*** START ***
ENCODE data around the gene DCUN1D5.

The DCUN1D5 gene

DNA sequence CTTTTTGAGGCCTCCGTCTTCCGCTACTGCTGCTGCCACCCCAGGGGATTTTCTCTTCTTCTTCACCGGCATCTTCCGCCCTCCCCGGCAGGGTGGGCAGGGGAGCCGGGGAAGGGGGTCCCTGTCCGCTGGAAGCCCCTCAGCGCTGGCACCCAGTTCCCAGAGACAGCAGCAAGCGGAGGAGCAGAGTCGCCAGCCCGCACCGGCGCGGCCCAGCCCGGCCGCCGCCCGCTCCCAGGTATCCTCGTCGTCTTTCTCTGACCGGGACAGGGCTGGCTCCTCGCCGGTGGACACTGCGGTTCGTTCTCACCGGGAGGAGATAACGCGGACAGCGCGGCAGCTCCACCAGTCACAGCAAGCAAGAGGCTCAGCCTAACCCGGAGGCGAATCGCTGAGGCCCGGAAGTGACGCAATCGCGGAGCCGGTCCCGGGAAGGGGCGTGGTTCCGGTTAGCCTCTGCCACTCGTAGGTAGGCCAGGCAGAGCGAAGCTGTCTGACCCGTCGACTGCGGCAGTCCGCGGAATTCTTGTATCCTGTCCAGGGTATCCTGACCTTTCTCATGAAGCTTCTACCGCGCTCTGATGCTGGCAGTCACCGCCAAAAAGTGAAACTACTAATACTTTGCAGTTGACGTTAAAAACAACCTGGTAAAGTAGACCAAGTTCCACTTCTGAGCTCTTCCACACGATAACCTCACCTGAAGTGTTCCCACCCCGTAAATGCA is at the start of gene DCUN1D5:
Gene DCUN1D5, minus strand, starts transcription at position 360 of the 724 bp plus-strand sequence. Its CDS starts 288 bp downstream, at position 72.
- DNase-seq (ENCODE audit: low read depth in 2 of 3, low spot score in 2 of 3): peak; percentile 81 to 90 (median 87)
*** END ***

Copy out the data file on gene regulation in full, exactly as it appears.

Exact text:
ENCODE data around the gene DCUN1D5.

The DCUN1D5 gene

DNA sequence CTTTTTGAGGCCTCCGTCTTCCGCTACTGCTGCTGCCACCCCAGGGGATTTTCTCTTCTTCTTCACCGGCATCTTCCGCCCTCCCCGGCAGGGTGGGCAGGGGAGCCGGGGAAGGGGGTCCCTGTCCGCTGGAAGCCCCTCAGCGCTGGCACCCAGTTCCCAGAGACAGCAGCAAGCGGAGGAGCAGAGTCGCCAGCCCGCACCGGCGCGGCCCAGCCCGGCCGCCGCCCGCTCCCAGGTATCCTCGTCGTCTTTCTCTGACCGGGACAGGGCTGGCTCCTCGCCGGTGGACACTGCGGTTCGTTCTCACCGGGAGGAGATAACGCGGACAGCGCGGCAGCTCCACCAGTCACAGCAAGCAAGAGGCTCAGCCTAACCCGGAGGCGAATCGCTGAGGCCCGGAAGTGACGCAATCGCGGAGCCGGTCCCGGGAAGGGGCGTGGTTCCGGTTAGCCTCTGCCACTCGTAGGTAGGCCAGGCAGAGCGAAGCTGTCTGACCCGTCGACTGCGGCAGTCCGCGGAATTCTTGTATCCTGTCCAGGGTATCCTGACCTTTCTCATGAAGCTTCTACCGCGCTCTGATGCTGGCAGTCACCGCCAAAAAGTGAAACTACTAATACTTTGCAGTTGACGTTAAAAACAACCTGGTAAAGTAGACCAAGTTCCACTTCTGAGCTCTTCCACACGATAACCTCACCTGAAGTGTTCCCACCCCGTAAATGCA is at the start of gene DCUN1D5:
Gene DCUN1D5, minus strand, starts transcription at position 360 of the 724 bp plus-strand sequence. Its CDS starts 288 bp downstream, at position 72.
- DNase-seq (ENCODE audit: low read depth in 2 of 3, low spot score in 2 of 3): peak; percentile 81 to 90 (median 87)